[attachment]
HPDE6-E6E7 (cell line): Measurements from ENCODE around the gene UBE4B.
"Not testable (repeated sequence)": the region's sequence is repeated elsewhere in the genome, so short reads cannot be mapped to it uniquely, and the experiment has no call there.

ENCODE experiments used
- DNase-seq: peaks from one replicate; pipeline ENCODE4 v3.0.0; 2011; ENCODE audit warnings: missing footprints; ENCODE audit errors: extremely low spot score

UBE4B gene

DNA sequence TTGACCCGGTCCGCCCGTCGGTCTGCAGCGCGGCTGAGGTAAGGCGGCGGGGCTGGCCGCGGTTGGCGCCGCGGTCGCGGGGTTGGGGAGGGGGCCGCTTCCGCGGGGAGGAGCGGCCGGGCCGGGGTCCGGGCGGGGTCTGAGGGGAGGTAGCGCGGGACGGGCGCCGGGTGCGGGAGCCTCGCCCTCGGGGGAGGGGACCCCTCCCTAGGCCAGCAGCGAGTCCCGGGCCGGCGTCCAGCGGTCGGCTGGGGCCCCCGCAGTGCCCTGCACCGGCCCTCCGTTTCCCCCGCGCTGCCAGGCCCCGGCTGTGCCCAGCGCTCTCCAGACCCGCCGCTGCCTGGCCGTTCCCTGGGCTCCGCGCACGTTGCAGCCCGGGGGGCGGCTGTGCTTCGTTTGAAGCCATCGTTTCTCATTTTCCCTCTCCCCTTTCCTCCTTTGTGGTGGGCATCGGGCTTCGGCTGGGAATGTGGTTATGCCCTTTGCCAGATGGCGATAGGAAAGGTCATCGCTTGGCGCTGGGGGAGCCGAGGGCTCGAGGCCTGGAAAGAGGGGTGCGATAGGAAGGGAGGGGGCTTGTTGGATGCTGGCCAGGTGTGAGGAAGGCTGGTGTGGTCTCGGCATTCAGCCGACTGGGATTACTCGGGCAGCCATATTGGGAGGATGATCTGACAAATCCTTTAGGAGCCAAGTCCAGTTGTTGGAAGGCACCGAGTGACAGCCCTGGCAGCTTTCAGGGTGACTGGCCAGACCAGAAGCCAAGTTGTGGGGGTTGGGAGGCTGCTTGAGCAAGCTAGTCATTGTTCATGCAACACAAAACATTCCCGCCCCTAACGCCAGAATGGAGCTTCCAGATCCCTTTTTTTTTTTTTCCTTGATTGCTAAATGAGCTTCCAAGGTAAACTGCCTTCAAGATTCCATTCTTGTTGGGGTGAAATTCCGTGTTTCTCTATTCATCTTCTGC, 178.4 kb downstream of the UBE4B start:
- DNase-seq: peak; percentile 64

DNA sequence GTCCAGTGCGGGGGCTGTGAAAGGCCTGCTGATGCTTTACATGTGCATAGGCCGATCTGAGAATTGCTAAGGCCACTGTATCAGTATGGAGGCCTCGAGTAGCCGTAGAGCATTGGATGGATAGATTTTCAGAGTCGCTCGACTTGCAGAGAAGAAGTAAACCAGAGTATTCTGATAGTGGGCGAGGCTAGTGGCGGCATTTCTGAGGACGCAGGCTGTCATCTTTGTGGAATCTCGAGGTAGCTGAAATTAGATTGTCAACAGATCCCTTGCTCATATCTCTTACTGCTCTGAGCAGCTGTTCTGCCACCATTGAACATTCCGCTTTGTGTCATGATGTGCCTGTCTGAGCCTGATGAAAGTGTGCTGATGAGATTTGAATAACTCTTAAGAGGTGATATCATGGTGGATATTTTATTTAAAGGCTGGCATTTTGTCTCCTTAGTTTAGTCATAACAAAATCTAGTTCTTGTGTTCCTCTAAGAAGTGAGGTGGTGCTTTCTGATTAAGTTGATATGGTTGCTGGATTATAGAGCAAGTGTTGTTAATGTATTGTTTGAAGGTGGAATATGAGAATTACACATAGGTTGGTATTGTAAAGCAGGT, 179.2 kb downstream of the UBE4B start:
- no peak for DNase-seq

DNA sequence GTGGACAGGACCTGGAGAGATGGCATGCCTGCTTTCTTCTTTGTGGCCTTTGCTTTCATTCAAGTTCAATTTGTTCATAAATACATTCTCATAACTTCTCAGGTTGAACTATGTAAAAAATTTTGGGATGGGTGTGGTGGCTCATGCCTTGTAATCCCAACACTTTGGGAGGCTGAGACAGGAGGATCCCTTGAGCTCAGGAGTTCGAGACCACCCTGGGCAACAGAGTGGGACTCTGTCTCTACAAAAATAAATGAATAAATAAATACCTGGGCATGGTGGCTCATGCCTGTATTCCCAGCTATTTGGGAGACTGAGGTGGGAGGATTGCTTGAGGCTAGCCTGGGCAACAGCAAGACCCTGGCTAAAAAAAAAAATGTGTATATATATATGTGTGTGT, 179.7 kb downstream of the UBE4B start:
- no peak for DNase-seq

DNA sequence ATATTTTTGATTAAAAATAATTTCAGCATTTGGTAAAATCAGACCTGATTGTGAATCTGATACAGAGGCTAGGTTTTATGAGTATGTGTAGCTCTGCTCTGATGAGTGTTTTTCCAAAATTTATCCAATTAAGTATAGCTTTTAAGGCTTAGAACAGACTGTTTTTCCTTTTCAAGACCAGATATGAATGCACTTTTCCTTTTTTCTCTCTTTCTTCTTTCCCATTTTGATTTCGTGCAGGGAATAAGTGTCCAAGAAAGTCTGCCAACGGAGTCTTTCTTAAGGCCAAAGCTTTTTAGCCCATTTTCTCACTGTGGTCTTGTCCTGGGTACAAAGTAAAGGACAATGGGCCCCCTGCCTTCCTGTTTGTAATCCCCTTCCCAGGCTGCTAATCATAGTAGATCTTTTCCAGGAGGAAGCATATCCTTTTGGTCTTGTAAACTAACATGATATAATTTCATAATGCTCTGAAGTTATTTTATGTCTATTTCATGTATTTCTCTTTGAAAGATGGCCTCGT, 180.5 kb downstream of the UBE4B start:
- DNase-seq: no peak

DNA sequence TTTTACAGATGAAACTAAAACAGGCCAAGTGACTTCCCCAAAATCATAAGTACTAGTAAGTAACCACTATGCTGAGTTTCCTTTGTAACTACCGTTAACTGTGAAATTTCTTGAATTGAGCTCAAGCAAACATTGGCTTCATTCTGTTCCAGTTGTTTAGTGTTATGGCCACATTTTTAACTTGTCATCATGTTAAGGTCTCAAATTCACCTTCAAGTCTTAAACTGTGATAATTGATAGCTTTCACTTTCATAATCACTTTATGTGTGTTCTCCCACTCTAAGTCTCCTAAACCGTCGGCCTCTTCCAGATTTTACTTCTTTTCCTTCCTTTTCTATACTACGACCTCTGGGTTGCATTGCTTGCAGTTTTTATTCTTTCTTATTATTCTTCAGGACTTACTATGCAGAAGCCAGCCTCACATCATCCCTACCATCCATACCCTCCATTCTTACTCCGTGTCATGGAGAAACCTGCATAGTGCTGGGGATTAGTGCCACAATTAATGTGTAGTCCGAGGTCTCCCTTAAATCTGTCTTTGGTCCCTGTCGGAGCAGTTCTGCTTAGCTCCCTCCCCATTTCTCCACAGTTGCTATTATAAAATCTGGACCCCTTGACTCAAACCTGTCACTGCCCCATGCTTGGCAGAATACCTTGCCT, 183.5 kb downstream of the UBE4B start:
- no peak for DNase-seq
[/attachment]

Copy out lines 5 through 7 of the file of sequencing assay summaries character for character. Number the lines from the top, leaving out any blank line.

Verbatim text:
UBE4B gene

DNA sequence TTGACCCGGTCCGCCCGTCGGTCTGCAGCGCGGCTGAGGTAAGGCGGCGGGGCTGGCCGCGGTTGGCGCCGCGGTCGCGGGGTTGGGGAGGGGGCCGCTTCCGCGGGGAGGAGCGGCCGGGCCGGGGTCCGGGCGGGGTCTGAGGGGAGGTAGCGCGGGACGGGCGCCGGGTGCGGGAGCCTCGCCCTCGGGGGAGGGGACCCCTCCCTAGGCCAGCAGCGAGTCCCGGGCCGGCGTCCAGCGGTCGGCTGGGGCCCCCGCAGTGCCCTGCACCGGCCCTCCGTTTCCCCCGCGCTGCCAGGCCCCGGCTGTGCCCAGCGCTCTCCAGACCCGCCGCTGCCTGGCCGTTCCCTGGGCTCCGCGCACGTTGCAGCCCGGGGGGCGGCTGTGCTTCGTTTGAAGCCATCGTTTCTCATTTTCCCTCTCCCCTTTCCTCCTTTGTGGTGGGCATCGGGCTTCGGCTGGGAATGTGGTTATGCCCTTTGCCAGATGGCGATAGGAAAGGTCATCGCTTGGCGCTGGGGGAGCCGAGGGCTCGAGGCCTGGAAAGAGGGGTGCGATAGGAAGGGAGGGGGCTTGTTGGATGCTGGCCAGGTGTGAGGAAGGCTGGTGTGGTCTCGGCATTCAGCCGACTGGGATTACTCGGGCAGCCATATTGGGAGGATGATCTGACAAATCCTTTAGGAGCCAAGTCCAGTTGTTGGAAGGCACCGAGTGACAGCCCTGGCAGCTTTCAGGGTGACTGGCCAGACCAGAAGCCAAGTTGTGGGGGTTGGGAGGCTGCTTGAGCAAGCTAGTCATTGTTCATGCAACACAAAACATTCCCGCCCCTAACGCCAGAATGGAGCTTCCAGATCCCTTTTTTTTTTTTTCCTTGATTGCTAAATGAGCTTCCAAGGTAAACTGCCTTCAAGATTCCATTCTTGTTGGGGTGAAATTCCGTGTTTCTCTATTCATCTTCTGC, 178.4 kb downstream of the UBE4B start:
- DNase-seq: peak; percentile 64